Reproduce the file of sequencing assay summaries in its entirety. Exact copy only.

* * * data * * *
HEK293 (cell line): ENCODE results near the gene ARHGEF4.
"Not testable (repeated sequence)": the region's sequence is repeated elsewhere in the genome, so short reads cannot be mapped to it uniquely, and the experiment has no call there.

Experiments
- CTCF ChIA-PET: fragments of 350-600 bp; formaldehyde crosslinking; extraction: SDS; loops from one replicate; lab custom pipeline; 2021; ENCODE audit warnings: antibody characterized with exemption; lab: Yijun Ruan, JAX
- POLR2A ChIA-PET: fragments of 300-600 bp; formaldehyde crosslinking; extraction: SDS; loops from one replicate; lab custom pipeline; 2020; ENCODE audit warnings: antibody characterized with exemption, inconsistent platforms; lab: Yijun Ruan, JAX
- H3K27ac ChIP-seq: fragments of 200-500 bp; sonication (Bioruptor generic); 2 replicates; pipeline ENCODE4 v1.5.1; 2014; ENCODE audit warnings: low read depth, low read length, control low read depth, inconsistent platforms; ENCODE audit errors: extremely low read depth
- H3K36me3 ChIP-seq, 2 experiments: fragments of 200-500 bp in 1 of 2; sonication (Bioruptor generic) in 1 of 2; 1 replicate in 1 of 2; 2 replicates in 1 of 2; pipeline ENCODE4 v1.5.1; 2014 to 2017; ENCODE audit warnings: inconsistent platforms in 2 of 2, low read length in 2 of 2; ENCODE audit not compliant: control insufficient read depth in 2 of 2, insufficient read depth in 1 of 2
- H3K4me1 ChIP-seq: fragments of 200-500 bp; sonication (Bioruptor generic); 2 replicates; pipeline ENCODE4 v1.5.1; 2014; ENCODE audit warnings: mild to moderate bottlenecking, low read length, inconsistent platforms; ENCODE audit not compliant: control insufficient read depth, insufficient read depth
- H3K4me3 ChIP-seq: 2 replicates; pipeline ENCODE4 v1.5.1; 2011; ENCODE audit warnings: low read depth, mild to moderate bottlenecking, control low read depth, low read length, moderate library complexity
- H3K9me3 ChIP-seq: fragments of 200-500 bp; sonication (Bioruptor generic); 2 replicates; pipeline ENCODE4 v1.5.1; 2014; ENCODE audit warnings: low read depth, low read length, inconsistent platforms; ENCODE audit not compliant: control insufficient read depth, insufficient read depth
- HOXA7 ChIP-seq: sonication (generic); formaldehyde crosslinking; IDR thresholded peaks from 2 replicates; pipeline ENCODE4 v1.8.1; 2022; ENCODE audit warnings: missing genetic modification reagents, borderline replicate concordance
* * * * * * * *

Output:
HEK293 (cell line): ENCODE results near the gene ARHGEF4.
"Not testable (repeated sequence)": the region's sequence is repeated elsewhere in the genome, so short reads cannot be mapped to it uniquely, and the experiment has no call there.

Experiments
- CTCF ChIA-PET: fragments of 350-600 bp; formaldehyde crosslinking; extraction: SDS; loops from one replicate; lab custom pipeline; 2021; ENCODE audit warnings: antibody characterized with exemption; lab: Yijun Ruan, JAX
- POLR2A ChIA-PET: fragments of 300-600 bp; formaldehyde crosslinking; extraction: SDS; loops from one replicate; lab custom pipeline; 2020; ENCODE audit warnings: antibody characterized with exemption, inconsistent platforms; lab: Yijun Ruan, JAX
- H3K27ac ChIP-seq: fragments of 200-500 bp; sonication (Bioruptor generic); 2 replicates; pipeline ENCODE4 v1.5.1; 2014; ENCODE audit warnings: low read depth, low read length, control low read depth, inconsistent platforms; ENCODE audit errors: extremely low read depth
- H3K36me3 ChIP-seq, 2 experiments: fragments of 200-500 bp in 1 of 2; sonication (Bioruptor generic) in 1 of 2; 1 replicate in 1 of 2; 2 replicates in 1 of 2; pipeline ENCODE4 v1.5.1; 2014 to 2017; ENCODE audit warnings: inconsistent platforms in 2 of 2, low read length in 2 of 2; ENCODE audit not compliant: control insufficient read depth in 2 of 2, insufficient read depth in 1 of 2
- H3K4me1 ChIP-seq: fragments of 200-500 bp; sonication (Bioruptor generic); 2 replicates; pipeline ENCODE4 v1.5.1; 2014; ENCODE audit warnings: mild to moderate bottlenecking, low read length, inconsistent platforms; ENCODE audit not compliant: control insufficient read depth, insufficient read depth
- H3K4me3 ChIP-seq: 2 replicates; pipeline ENCODE4 v1.5.1; 2011; ENCODE audit warnings: low read depth, mild to moderate bottlenecking, control low read depth, low read length, moderate library complexity
- H3K9me3 ChIP-seq: fragments of 200-500 bp; sonication (Bioruptor generic); 2 replicates; pipeline ENCODE4 v1.5.1; 2014; ENCODE audit warnings: low read depth, low read length, inconsistent platforms; ENCODE audit not compliant: control insufficient read depth, insufficient read depth
- HOXA7 ChIP-seq: sonication (generic); formaldehyde crosslinking; IDR thresholded peaks from 2 replicates; pipeline ENCODE4 v1.8.1; 2022; ENCODE audit warnings: missing genetic modification reagents, borderline replicate concordance